[I write about politics because of the direct link I see between the words and actions of politicians and Post Traumatic Stress Disorder. America’s political class manipulates our military as though they were pawns in a global game of chess. To them, PTSD is merely an unfortunate cost of war.]
Military Pot Mythology
This is simply a statement of fact: I have never smoked pot. This is not intended to reflect my thoughts or opinions on the matter of lighting up a joint, nor is it intended to cast aspersions on anyone who chooses to smoke weed. For the record, I was a drinker which, by my non-scientific observation, causes the greater addiction and greater mayhem in our society. Anyway, let’s stick to the pot issue.
Pot in Combat
I served in the combat infantry as a squad leader. No one, and I mean no one, under my authority ever left base camp (e.g., for an ambush) under the influence of any impairment-inducing substance. My time in Vietnam was 1966-67 and maybe that has something to do with the minimal use of marijuana. I don’t know. And because the combat infantryman is the guy on the ground, in the jungle doing the fighting, drug use would be suicidal.
That is speaking for me. I’ve read and heard that later on in the war there was more drug use than when I was in Vietnam. I accept that on face value, but I can’t relate to it. I cannot fathom going on a mission with guys who were high.
Pot in Camp
Now, I would be a liar if I said there was no pot use in Vietnam while I was there. A few guys in my outfit smoked during down time in base camp. But many more drank–I among them. I remember bringing my beer with me into a trench during a mortar attack … Hell, I reasoned, if a mortar hits close enough to kill me, I’m dead anyway. Likewise, if a mortar does not hit close enough to kill me, I may as well enjoy the buzz.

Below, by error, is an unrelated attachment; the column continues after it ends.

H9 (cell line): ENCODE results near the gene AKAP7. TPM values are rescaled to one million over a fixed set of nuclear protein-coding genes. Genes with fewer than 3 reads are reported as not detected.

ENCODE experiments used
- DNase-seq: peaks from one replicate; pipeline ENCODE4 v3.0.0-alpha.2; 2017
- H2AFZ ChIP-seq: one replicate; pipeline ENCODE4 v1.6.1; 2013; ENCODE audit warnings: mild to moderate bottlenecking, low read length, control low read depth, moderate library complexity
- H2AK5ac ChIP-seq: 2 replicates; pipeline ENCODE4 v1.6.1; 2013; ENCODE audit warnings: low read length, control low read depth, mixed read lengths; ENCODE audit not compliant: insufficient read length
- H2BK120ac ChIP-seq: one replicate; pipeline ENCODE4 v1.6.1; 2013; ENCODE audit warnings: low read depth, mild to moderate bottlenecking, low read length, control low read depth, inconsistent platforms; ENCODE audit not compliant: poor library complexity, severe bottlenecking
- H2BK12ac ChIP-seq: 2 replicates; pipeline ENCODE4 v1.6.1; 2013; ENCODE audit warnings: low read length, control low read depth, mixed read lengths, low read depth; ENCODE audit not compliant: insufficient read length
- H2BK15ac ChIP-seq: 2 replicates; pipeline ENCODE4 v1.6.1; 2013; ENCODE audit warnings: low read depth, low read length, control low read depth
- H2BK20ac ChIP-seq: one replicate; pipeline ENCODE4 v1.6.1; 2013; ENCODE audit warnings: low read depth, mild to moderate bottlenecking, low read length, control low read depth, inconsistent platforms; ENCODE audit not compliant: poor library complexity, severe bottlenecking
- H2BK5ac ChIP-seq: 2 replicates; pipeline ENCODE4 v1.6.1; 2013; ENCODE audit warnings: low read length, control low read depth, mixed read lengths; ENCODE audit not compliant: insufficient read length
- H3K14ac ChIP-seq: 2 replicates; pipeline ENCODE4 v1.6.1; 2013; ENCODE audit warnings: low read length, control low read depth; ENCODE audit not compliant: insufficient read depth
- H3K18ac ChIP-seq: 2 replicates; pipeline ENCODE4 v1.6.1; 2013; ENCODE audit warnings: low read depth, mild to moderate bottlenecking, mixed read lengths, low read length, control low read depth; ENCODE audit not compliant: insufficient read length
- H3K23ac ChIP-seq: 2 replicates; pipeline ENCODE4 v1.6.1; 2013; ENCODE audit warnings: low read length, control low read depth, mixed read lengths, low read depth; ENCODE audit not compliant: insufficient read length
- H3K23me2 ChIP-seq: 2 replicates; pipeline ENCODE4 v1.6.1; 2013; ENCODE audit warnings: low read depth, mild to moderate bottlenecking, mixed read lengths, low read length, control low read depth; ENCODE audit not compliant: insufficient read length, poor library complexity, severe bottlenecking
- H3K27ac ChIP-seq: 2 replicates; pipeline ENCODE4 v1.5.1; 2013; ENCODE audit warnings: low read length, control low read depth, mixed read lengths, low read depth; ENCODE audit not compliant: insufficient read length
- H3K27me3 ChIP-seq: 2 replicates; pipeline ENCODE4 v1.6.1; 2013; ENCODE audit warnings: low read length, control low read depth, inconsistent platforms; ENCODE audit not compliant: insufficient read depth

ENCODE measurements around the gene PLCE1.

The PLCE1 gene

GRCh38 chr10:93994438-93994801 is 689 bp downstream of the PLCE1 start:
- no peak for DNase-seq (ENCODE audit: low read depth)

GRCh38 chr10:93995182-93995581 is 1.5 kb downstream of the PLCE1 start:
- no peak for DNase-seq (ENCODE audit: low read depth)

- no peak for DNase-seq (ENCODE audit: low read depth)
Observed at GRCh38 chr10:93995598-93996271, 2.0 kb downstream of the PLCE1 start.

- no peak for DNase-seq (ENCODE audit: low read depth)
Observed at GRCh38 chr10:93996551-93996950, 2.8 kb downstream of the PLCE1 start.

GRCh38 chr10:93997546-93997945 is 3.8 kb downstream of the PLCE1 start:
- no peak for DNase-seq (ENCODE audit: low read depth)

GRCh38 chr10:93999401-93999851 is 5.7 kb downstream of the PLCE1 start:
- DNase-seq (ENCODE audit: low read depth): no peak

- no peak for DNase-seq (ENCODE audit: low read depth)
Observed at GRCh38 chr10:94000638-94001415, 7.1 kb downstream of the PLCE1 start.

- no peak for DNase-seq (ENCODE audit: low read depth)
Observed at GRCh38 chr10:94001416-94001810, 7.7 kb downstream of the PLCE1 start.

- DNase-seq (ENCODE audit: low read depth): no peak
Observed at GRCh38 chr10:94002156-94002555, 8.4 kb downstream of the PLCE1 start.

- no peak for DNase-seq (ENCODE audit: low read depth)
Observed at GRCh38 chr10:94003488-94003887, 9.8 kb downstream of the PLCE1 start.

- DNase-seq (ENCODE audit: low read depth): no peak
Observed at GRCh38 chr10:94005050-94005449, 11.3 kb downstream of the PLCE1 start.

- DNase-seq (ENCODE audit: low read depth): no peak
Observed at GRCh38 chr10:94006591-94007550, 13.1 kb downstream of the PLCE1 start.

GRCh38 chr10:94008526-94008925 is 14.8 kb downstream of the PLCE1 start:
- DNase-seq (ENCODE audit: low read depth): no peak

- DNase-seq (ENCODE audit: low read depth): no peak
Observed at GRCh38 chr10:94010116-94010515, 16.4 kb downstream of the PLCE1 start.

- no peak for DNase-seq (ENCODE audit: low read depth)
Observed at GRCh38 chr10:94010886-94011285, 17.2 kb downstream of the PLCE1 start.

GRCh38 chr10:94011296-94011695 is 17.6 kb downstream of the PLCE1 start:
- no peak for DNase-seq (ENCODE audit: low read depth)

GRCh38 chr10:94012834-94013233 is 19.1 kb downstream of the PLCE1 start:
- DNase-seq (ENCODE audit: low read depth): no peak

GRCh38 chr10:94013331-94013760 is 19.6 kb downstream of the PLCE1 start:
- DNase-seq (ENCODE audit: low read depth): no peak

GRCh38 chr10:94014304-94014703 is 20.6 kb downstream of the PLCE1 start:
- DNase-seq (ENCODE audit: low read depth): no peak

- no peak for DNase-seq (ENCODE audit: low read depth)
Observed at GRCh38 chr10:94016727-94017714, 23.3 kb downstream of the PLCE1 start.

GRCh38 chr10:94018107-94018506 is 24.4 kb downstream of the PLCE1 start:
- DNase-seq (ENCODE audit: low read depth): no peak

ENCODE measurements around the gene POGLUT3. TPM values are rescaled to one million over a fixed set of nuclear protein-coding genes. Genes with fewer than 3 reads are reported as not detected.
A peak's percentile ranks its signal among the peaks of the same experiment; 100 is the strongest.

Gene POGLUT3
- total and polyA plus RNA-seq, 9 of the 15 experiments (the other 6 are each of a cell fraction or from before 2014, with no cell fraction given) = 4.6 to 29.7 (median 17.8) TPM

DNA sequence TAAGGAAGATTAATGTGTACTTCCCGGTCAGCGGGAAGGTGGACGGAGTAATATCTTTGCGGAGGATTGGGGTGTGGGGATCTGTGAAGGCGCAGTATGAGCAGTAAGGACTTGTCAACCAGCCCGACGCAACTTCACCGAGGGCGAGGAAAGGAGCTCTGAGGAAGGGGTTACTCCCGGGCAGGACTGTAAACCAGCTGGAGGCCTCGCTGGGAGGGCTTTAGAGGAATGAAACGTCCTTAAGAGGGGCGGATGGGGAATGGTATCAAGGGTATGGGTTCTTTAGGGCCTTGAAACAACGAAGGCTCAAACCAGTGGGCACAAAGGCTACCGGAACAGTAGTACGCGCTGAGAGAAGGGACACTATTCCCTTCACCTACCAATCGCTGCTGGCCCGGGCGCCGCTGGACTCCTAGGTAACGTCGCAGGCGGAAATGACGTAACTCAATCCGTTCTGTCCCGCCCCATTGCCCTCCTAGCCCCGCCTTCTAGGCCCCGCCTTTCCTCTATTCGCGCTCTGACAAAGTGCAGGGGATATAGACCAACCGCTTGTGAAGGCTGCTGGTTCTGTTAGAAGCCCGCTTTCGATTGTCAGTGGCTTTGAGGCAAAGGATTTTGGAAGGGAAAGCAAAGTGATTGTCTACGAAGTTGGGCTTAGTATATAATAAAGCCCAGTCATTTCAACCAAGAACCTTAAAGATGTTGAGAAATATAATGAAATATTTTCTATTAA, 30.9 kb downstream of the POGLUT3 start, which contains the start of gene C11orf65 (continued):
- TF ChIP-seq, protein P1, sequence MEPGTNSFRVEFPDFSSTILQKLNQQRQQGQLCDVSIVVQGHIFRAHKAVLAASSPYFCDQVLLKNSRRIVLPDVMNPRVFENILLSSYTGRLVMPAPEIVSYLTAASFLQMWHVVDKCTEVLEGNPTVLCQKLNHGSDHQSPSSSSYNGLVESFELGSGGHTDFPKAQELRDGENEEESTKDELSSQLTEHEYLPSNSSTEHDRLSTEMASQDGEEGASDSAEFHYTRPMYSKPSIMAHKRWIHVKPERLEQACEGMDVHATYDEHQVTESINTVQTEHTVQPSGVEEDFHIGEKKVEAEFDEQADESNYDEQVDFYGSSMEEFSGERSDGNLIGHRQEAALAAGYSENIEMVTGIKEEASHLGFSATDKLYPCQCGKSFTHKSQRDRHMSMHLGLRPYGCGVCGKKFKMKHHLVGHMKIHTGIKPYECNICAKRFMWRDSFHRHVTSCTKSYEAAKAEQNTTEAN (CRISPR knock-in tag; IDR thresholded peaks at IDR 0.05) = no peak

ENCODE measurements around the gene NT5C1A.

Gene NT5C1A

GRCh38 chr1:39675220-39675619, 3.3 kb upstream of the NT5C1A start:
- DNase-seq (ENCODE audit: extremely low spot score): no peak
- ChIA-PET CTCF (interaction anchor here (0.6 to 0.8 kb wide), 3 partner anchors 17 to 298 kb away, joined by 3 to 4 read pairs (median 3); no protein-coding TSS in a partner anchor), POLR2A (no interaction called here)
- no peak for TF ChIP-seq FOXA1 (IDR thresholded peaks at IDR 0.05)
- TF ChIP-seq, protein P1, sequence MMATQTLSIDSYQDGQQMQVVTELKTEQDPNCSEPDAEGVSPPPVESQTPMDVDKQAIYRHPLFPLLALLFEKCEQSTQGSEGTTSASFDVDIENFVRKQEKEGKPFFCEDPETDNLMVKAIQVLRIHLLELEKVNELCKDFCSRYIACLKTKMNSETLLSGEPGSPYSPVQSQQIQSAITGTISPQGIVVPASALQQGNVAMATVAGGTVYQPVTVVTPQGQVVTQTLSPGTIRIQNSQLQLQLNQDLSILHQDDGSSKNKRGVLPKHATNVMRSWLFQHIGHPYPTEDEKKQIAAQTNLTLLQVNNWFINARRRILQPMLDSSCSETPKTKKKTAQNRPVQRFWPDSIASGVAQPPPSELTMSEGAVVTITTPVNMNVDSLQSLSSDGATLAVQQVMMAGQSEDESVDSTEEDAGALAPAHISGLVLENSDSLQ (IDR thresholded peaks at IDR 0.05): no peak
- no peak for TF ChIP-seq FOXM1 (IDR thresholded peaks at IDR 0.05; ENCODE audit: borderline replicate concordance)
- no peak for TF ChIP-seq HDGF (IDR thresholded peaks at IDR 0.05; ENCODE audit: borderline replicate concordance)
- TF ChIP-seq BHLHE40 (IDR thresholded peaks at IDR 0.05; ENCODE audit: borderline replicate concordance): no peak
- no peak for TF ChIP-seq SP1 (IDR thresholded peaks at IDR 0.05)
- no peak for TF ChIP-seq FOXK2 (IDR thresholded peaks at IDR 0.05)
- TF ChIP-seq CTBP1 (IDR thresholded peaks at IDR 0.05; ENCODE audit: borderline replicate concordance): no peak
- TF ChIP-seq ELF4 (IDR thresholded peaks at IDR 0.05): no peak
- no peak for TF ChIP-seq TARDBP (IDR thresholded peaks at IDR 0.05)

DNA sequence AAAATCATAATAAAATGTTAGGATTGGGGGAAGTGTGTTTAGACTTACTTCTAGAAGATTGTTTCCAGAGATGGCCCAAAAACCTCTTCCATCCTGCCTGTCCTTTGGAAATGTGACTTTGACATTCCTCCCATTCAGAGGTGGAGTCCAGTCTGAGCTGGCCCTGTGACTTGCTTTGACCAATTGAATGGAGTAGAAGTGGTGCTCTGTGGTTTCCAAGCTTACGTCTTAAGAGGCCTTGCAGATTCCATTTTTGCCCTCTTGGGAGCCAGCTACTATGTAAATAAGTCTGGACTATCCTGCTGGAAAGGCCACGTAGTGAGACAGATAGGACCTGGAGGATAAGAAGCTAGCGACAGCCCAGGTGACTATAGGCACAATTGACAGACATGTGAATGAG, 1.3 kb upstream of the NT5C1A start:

Pot at Home
Unfortunately, too many people link combat veterans with drug use. From the anti-war protests of the ’60s onward Vietnam vets were assumed to be drug abusers, at least, and at worst, baby killers. The guys I knew who smoked in Vietnam had picked up the habit in the States before arriving at my tent. It was not an acquired taste.
Today there is a growing movement in New Jersey, my home state, to medicate PTSD sufferers with weed. Here’s the kicker: “… a Phoenix doctor is preparing to recruit volunteers with PTSD to smoke two joints daily at Johns Hopkins University in Baltimore and the Scottsdale Research Institute in Phoenix in the next few months as part of a $2.2 million research project.” (Jan Hefler, www.philly.com/burlcobuzz)
Military veterans and New Jersey lawmakers are lobbying Gov. Christie with new vigor to approve a bipartisan bill that would allow marijuana use to treat post-traumatic stress disorder. In the past, the Christie administration had rebuffed requests to add the condition to the list of ailments that qualify for cannabis use.
But Christie did not rule out signing the bill when asked about it two weeks ago at a news conference. “I’ll read it,” he said, softening a bit from his oft-repeated previous statements that he would veto any expansion of the six-year-old medical marijuana program.
This should be a medical issue, not a political one. Currently, there are 25 states with legal marijuana programs–17 of them include PTSD as a qualifying condition. Governors come and go, as should all of the political class. PTSD is forever. I do not see pot as a panacea for all that ails us. But if smoking a joint gives even temporary solace to those who suffer, lighten up.